Most Indian women engaged in unpaid housework

Over 60 per cent of adult women are primarily engaged in housework .

Over 60 per cent of adult women are primarily engaged in housework .

Close to two out of every three Indian women are, in their prime working years, primarily engaged in unpaid housework, new NSSO data shows.

This phenomenon, on the rise over the last decade, is least common in the southern and north-eastern States and most common in the northern States, Punjab, Haryana and Uttar Pradesh in particular.

In data released on Sunday, the National Sample Survey Office’s 68th round, which covered one lakh households in every State and Union Territory, looked at women’s usual employment status.

Over 60 per cent of adult women, the NSSO found, are primarily engaged in housework — slightly more so among urban women. The data shows that women, in both rural and urban areas, are increasingly reporting domestic work as their main occupation.

Even though a majority of the women surveyed were engaged in productive activity — collecting firewood or rearing household poultry — they could not be classified as ‘workers’ as the value added by and the number of hours spent on these actions were not sufficient to constitute ‘economically productive activity’.

Feminist economists like Indira Hirway, Director and Professor of Economics at the Centre for Development Alternatives, Ahmedabad, have urged NSSO to implement ‘time-use surveys’ which would allow researchers to understand how much time home-bound women spend on economically productive activity.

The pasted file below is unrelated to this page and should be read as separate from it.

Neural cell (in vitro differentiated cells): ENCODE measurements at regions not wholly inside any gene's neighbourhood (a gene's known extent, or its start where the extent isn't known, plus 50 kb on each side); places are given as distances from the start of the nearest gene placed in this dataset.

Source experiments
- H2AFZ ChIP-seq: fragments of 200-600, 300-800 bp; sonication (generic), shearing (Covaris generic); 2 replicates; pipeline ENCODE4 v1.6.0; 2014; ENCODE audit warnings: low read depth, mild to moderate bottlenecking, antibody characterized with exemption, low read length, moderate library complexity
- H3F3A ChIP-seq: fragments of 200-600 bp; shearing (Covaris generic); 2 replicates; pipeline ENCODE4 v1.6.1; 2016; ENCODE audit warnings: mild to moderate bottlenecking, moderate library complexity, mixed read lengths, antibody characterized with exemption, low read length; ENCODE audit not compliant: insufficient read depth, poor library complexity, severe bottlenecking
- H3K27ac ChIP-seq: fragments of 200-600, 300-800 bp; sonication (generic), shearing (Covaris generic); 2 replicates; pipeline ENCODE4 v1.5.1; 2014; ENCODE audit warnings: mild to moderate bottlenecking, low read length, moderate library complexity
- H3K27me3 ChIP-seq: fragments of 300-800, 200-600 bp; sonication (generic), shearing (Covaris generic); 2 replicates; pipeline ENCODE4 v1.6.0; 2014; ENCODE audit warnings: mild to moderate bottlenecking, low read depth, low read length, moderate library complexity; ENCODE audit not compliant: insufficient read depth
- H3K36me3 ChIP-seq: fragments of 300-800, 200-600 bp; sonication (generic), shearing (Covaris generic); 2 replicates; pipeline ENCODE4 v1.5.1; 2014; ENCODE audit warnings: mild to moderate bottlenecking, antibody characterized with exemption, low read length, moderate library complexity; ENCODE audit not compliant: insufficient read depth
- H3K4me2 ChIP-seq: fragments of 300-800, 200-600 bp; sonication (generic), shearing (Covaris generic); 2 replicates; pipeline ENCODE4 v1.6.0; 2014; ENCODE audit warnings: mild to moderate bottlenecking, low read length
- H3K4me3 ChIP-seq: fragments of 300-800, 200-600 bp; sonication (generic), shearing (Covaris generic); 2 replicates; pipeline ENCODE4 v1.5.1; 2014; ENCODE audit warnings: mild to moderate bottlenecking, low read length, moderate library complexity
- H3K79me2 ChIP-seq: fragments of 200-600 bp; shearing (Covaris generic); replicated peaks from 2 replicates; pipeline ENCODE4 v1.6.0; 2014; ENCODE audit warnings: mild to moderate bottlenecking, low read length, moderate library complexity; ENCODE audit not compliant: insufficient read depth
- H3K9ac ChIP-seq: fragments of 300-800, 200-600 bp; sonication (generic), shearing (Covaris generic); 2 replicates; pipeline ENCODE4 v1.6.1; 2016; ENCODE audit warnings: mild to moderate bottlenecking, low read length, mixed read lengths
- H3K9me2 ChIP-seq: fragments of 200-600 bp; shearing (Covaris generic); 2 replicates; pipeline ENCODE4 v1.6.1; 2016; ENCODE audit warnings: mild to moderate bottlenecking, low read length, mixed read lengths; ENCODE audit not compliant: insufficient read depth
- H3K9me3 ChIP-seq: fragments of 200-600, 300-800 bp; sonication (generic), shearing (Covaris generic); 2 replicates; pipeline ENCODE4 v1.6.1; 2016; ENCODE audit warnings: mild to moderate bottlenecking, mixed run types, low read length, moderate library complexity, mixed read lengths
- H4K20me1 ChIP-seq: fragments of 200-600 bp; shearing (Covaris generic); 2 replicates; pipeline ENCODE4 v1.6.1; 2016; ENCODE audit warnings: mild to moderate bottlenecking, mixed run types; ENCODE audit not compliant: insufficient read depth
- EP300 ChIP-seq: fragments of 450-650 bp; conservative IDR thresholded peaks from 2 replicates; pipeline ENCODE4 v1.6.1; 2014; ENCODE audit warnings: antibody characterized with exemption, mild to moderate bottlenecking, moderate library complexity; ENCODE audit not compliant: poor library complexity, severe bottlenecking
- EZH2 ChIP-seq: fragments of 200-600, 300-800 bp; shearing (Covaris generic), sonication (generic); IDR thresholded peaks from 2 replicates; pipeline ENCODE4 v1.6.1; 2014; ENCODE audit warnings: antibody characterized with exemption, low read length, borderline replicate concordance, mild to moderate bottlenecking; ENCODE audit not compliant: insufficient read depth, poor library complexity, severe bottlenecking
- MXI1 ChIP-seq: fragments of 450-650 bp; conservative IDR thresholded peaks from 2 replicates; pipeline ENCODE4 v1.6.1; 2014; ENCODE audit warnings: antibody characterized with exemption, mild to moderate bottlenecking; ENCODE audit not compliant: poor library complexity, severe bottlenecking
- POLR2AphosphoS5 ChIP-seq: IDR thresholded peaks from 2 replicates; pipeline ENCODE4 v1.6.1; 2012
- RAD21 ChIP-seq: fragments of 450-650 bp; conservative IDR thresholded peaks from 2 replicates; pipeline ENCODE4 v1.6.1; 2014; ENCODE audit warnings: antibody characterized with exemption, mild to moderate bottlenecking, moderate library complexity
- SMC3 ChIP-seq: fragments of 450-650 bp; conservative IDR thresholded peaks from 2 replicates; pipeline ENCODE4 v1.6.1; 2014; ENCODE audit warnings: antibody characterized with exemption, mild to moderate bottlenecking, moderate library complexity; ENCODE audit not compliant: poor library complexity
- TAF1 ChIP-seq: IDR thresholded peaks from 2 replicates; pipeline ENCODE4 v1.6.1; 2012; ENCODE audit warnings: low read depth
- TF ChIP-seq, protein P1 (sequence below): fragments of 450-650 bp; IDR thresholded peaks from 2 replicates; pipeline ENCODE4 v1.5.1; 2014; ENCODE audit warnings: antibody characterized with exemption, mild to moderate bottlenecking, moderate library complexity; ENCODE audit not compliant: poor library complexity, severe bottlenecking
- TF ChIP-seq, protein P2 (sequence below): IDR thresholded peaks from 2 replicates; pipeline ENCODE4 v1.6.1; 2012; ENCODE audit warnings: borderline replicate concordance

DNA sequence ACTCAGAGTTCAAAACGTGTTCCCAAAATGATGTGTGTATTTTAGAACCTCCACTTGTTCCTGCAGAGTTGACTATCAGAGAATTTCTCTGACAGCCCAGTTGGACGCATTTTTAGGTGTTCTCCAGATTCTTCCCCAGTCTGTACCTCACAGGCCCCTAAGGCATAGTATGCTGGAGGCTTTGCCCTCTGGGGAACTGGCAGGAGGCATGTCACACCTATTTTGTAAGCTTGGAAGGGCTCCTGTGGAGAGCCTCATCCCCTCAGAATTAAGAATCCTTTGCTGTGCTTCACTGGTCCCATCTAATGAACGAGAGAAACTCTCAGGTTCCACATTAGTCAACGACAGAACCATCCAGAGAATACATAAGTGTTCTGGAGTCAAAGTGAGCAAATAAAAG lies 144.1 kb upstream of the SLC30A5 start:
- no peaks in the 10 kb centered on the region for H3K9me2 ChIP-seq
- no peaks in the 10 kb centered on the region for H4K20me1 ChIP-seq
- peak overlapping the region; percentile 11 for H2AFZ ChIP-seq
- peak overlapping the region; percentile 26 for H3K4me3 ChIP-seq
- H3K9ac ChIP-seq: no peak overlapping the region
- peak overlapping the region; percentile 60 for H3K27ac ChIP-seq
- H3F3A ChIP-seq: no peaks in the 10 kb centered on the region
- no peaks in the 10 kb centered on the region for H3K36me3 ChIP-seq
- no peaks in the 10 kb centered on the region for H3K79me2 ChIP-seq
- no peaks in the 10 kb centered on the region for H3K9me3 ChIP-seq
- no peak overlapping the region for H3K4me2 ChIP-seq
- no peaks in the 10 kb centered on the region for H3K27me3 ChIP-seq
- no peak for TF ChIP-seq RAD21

Among women who spend most of their time on domestic duties, the survey noted that over 60 per cent said they did so because there was no other family member to help out with the household chores.

A third of women doing domestic work also said during the survey they would be willing to take up regular paid home-based work, particularly of tailoring.

The right question The survey did not ask women engaged in domestic work if they would like to take up work outside the house.

“There is undoubtedly one segment of women doing domestic work who do not want to take up paid work outside the house. But we cannot assume that this is the case for all women, and the NSSO should be asking them this question,” labour economist Preet Rustagi, Professor at the Institute of Human Development, said.

Moreover, while the NSSO asks home-bound women what they would need to take up paid work (easy finance, for instance), it does not ask if women would like someone to share the domestic burden with them.

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Printable version | Jun 18, 2022 3:04:51 pm |